Ted Phaeton [00:18:04] I'll be honest, I'm not too many people in my building have those conversations. I've had those conversations with a couple of people because, I mean, we look at the market, we see what's going on, and I like to prepare for the future. I think there's something that's working right now and it's easy when something works to get comfortable. I'm not comfortable and looking at the makeup of what's going on. When I first got the job anchoring, I didn't really study much journalism. I had a journalism course throughout my college career, so I bought a couple of books and read up. And one of the books I was reading talks about the challenge of how social media and instant access to information is a big challenge for journalism in today's world. 

Ryan Alford [00:19:00] I was working in New York on that.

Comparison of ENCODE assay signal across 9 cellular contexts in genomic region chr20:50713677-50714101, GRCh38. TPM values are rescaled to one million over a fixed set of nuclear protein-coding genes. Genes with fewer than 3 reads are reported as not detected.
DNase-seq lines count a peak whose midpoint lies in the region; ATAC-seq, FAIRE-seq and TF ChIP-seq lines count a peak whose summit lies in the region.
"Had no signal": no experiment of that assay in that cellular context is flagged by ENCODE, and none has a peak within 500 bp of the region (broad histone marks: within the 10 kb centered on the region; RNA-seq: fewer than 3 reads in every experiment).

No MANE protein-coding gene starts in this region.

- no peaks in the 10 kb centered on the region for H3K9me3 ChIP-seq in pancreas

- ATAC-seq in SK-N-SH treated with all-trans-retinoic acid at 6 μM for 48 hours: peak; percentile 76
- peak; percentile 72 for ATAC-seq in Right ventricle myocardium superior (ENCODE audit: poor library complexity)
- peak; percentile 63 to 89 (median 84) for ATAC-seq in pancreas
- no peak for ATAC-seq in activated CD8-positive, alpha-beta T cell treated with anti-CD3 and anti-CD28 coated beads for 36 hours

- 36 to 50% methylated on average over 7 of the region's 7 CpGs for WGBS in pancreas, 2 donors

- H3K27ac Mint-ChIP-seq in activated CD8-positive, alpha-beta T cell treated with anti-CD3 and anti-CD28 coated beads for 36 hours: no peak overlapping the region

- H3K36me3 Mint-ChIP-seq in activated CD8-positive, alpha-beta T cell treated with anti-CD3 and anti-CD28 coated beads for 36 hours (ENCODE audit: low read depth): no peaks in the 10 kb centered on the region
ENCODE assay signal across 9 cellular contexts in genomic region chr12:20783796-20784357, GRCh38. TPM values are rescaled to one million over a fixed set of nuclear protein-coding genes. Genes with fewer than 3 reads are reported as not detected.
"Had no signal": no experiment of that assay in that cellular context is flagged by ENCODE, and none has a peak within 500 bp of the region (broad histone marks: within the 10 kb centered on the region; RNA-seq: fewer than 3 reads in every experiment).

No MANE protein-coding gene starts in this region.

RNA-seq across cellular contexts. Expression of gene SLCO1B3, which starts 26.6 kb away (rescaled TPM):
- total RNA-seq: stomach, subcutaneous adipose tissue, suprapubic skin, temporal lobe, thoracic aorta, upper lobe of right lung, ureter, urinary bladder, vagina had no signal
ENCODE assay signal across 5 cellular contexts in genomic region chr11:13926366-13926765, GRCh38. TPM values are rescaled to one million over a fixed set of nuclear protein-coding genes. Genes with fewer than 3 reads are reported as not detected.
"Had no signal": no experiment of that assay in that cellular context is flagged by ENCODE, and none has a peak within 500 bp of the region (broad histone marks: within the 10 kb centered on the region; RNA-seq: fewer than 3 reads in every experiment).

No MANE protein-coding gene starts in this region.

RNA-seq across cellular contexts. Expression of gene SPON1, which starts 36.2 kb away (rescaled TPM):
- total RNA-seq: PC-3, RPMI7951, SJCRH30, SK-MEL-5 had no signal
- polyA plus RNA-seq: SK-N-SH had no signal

Ted Phaeton [00:19:05] That was credited. The breaking news story for that, the coverage that was credited to Twitter. And that was the first time a social media platform beat out news networks. And that's when the world changed. And that's where we are now. Most journalists have a Twitter account because that is information in real-time. If you want to stay informed, be on Twitter. And we live in a world where we find breaking news stories through Twitter. I came in in the morning. I have a tweet deck, so I have all these tweets and I follow journalists from all over the country. And that's how I first saw the news of the Las Vegas shooting. And that's coming in on Twitter. And we get into gathering mode. We start listening to the scanners, listening, listening to the local networks. And of course, you see it all the time and news whenever there's breaking news stories and they talk about a tragic occurrence, the numbers are always wrong initially. And that's the biggest challenge that we have in journalism, is we were supposed to pride ourselves on accuracy. We're supposed to pride ourselves on our reputation. But when the information is coming out in real-time, we can't ignore it. So we have to report the latest number. Is this the latest number and the responsibility for us as a news network is not to believe everything we hear. We have to filter through fake news and make sure what we put out there is credible and that's how we keep our reputation. That's how we keep the trust of the people by vetting all of our sources, vetting where the information comes from, and then translating it as best we can.